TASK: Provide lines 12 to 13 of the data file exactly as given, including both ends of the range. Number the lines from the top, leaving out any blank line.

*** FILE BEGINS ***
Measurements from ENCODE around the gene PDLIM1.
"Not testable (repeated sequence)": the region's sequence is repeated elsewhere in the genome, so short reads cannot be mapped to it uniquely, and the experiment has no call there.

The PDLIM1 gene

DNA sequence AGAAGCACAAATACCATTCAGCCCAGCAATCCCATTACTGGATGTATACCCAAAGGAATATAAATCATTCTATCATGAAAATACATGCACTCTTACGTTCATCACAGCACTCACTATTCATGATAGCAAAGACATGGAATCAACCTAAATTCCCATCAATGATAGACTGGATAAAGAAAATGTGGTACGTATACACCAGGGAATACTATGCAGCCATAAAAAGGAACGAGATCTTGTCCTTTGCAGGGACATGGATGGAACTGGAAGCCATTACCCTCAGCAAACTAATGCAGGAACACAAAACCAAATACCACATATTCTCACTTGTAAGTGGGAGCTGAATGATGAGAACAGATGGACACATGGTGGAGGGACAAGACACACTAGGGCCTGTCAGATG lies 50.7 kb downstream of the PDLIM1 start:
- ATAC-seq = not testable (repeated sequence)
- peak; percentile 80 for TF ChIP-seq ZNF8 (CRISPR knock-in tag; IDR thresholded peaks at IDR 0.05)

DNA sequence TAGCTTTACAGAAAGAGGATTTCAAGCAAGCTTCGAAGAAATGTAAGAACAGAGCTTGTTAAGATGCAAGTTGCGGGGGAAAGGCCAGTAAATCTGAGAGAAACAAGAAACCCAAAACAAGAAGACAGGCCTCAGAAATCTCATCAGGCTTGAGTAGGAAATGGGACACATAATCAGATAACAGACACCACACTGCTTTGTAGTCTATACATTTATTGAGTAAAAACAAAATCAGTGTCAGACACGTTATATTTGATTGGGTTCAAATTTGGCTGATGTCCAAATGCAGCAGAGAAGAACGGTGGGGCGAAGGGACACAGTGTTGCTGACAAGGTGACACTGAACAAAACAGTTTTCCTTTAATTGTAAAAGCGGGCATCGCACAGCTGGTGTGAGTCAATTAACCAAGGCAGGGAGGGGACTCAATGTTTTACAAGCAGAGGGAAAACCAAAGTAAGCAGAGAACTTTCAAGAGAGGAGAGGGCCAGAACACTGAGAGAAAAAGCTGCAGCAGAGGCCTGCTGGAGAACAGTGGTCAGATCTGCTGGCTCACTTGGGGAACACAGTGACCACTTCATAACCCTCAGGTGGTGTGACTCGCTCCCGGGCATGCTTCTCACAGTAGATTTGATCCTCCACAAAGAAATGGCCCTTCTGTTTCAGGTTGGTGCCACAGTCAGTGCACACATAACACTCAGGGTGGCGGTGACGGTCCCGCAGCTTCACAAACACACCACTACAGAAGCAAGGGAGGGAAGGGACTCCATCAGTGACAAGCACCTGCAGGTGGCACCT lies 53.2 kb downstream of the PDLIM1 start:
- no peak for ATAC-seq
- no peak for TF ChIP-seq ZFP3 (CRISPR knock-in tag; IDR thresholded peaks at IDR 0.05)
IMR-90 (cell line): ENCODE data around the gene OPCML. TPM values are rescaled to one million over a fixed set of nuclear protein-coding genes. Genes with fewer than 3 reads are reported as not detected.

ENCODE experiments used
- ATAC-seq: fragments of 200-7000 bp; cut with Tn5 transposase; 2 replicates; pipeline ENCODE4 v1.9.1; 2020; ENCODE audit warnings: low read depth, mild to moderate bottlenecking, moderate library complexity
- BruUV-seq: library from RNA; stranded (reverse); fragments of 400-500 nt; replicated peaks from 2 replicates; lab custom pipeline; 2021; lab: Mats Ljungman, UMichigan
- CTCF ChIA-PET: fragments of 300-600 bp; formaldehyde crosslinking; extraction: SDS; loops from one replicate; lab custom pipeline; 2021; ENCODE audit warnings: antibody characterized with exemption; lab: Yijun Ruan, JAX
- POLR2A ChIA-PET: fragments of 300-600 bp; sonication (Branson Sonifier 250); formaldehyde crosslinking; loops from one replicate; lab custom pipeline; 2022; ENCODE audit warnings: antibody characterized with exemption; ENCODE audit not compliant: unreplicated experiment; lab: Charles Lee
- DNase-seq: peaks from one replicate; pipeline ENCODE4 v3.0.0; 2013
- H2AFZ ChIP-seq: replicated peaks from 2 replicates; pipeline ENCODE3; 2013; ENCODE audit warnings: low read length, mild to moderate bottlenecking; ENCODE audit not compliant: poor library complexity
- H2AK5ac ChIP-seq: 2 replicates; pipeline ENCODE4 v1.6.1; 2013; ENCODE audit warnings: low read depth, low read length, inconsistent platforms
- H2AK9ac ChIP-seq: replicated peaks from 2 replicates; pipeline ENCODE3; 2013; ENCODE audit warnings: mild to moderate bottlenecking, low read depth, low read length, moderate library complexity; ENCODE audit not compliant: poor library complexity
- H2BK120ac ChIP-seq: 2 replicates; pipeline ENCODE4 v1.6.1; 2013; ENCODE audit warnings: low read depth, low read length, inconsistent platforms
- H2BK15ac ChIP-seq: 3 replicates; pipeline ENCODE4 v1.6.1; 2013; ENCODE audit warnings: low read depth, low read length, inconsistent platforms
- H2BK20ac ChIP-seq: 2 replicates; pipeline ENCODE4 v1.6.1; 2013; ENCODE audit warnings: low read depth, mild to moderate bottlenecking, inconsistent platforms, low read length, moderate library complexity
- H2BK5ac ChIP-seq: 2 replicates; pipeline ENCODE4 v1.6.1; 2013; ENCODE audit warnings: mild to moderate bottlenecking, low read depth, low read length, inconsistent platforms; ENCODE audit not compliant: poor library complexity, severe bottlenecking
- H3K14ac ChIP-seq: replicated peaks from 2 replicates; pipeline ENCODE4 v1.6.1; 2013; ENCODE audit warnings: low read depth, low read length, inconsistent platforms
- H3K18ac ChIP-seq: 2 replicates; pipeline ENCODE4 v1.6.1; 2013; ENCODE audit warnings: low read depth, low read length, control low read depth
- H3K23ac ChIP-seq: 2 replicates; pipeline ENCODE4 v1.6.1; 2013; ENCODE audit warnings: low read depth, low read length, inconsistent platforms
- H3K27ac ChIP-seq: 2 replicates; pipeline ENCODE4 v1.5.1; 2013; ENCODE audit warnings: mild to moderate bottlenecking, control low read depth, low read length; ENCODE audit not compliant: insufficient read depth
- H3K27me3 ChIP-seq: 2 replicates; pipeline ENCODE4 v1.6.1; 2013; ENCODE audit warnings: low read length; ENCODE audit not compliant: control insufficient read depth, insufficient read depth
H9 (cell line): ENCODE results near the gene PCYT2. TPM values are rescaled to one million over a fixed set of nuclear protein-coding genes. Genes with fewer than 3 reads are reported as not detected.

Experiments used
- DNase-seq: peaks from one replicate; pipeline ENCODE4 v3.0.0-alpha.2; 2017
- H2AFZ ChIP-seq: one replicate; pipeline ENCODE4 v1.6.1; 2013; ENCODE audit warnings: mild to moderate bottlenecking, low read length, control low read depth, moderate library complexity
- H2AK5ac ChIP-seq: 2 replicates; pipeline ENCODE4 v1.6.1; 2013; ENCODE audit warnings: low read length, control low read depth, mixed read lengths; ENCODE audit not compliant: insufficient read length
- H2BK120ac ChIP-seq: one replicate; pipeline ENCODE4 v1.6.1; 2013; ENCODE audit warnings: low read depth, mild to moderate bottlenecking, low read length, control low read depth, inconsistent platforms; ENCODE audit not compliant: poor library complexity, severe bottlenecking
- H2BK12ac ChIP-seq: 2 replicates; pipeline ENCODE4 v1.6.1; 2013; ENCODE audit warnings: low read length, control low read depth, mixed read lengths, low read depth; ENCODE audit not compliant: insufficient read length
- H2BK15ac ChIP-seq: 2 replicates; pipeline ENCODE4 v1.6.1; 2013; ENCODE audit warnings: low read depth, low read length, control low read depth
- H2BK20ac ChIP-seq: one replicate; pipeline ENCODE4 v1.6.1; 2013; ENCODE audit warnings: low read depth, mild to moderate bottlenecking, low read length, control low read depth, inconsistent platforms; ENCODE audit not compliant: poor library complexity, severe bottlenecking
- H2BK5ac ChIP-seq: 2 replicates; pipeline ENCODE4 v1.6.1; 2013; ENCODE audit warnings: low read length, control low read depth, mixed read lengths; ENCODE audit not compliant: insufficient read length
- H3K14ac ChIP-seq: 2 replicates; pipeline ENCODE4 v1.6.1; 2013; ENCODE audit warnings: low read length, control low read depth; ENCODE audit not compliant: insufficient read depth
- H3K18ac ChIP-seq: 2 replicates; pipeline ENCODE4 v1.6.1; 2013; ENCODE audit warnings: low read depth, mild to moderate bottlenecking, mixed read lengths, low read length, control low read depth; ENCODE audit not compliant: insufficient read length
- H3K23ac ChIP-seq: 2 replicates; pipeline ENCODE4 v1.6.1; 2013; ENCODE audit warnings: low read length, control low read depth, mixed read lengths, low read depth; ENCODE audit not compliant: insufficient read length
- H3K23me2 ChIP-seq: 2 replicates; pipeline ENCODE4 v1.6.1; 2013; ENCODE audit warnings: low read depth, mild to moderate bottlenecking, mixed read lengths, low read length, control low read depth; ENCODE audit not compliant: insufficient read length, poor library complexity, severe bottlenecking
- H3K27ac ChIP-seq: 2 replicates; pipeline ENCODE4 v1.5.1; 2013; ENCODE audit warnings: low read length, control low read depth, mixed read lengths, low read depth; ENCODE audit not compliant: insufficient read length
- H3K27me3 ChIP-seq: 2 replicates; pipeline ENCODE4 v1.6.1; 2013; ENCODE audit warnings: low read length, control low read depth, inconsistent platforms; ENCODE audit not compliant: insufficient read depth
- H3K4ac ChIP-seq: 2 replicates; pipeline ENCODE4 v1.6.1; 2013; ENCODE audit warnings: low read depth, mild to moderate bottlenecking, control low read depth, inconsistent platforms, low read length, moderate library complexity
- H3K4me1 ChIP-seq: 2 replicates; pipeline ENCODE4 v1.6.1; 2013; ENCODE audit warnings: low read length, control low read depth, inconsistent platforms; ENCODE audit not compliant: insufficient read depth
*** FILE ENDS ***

- ATAC-seq: fragments of 200-7000 bp; cut with Tn5 transposase; 2 replicates; pipeline ENCODE4 v1.9.1; 2020; ENCODE audit warnings: low read depth, mild to moderate bottlenecking, moderate library complexity
- BruUV-seq: library from RNA; stranded (reverse); fragments of 400-500 nt; replicated peaks from 2 replicates; lab custom pipeline; 2021; lab: Mats Ljungman, UMichigan